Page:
Backing Up

If your dog is comfortable with their flat mat, you can begin teaching them to back up. Even if you already have backup on cue as a trick, I’d like you to start from the beginning, so that we get the weight-shift onto the mat via offered backing up. 

You will need: 

  • A chair (one that your dog can get their head under to eat a cookie) 
  • A mat (the flat mat you introduced in the previous lecture) 
  • Lots of cookies (ones that your dog can easily see on the surface you’re training on)

 

Phase 1: Take a seat. Mat is about 1 foot in front of you. Mark & toss a cookie directly away from you on the other side of the mat. When your dog returns to you, he will likely touch the mat. When he does, mark & reward your dog on the mat and then mark & toss another treat to the same location. Continue this for one round of treats (about 10 reps). 

 

It’s completely ok to move to phase two in the same session, but stand up, move around, give your dog a short break before sitting down for another 10 reps. Or, be done for the day. You know your dog best, and training fatigue (mental or physical) is real. If you aren’t sure, it’s better to take a break and come back to this later. 

Phase 2: Take a seat. Mat is about 1 foot in front of you. Mark & toss a cookie directly away from you on the other side of the mat. When the pup returns to the mat, mark & drop the reward between your legs. When the puppy swallows his treat, he will likely lift his head back up. Mark & reward between your legs again. Continue this for one round of treats (about 10 reps)

The lifting of the head is the first movement of backing up, so we are going to mark and reward this for a bit. You may even notice that your dog is starting to shift their rear feet back when lifting their head.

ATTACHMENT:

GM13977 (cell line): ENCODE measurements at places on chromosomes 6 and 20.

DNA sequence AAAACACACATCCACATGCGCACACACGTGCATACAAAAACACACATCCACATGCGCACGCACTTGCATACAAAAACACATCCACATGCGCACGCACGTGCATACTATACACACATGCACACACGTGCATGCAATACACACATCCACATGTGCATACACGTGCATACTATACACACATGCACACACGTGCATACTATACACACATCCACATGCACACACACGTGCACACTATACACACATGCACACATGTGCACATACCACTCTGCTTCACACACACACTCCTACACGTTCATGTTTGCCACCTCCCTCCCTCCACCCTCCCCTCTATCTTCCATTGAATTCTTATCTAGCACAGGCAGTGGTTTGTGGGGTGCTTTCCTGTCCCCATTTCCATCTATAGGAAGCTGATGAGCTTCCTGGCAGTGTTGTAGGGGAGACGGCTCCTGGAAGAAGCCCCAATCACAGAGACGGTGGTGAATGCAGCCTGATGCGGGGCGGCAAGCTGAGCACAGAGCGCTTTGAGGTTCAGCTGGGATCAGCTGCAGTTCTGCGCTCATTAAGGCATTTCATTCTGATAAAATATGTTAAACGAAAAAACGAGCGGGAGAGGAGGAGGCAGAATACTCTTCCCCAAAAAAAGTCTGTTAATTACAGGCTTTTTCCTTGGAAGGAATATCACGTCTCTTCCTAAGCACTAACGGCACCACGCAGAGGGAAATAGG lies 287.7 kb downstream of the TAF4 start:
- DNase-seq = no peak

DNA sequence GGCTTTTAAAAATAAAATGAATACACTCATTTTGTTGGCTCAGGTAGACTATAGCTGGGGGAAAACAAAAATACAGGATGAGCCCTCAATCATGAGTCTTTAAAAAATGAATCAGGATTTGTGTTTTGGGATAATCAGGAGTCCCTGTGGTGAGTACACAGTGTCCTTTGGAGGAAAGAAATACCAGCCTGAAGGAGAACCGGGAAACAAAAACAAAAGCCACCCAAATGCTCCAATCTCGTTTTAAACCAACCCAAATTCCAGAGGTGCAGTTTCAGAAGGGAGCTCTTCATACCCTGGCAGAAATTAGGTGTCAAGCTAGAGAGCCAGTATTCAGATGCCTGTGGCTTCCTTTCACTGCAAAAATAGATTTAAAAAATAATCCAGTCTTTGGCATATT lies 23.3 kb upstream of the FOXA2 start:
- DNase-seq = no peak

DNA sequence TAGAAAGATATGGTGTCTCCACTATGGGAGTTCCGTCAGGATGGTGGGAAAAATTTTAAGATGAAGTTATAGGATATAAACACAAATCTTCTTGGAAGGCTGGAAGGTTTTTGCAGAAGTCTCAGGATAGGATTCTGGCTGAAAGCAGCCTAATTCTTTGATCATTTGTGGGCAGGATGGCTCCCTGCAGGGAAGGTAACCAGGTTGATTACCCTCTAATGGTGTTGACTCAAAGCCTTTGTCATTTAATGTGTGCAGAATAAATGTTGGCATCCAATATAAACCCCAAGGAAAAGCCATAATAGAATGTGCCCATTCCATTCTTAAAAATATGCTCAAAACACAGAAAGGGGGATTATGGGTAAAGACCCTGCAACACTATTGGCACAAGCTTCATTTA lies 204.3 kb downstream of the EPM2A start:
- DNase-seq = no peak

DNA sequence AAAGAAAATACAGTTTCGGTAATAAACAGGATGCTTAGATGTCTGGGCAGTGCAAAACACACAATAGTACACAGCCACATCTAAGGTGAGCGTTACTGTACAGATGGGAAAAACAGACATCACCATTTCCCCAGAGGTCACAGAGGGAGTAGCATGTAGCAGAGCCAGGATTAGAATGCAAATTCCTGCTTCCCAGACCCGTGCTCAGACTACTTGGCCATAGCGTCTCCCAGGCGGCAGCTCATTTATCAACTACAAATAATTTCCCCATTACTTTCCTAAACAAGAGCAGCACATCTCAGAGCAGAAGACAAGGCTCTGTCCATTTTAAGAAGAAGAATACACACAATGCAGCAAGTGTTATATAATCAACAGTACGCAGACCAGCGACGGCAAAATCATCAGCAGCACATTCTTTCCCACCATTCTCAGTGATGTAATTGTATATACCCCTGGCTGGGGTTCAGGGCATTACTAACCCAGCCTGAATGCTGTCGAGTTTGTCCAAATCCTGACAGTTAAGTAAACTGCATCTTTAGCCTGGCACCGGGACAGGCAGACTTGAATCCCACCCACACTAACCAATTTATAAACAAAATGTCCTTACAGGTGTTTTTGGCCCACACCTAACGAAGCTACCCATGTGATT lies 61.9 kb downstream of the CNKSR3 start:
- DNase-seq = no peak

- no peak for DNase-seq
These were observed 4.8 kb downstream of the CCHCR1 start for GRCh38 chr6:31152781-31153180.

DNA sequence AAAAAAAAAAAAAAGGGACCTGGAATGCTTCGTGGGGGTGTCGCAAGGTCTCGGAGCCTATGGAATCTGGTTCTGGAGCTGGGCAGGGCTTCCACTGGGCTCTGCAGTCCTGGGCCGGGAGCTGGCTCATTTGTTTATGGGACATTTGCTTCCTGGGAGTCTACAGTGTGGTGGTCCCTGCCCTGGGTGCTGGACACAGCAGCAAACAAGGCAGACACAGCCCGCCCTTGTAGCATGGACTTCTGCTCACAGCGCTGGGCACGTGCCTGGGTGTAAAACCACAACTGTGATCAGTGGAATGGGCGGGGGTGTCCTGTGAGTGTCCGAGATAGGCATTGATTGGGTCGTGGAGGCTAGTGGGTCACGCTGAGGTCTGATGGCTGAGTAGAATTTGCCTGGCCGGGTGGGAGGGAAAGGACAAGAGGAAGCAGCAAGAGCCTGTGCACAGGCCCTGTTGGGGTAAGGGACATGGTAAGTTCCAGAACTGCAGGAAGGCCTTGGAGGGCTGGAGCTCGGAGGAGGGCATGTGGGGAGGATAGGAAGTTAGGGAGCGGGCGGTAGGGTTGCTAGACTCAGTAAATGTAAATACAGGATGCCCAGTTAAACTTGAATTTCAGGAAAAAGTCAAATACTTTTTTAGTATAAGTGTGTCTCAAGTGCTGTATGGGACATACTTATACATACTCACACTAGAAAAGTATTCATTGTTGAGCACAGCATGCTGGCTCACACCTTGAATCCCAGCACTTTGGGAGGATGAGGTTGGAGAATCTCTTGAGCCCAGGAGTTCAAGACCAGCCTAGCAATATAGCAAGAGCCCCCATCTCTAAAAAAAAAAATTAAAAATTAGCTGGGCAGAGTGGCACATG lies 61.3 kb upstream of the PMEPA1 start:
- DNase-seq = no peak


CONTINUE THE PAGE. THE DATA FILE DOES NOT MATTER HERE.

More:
A couple of times, the treat bounced a little further than I wanted, but luckily, this pup already has it down! Notice that if he got too crooked, I reset him, or if he messed up the mat, I reset him. Keep in mind that backing up straight 


Take a break and come back later the same day or the next day before moving to Phase 3. 

 

Phase 3: Take a seat. Mat is about 1 foot in front of you. Mark & toss a cookie directly away from you on the other side of the mat. When the pup returns to the mat, mark & drop the reward under the chair. This will cause your dog to move forward off the mat, back toes barely still on the mat. Now, when your dog swallows their treat, you should be observing them back up onto the mat (1-2 steps). Mark & reward in position for backing up, and then mark and drop a treat under the chair again. Continue this for one round of treats (about 10 reps). 

This dog in particular was not good at moving her back feet when backing up, which resulted in a sit a lot of the time in these early phases. This is ok if it happens, I don’t worry about it at first. I try to mark early and/or feed in a way that encourages the stand, and it eventually goes away!

If at any point your dog turns around and steps forward onto the mat from under the chair,  toss the treat out away from the mat to reset, just like you did on the very first rep of each phase. 

 

Only move to Phase 4 if your dog is happy and confident with the wobbly board you’ve chosen. 


Phase 4: You should have consistent backing up when you set the stage appropriately for your dog. If so, we are going to repeat Phase 3, but with the wobbly board instead of your flat mat. You can warm your dog up with a few repetitions on the flat mat, but then remove the flat mat and place the wobbly board in its place. 

 

Take a seat. Wobbly board is about 1 foot in front of you. Mark & toss a cookie directly away from you on the other side of the board. When your dog returns to the board, mark & drop the reward under the chair. This will cause your dog to move forward off the board, back toes barely still on. Now, when your dog swallows their treat, you should be observing them back up onto the mat (1-2 steps). Mark & reward in position for backing up, and then mark and drop a treat under the chair again. Continue this for one round of treats (about 10 reps).

About Synergy Dog Sports

Committed to providing a supportive learning environment for learners at both ends of the leash, Megan works with each team as individuals, bringing them to the next level no matter which path you choose to take with her: in-person classes, seminars, online classes, or 1-on-1 coaching.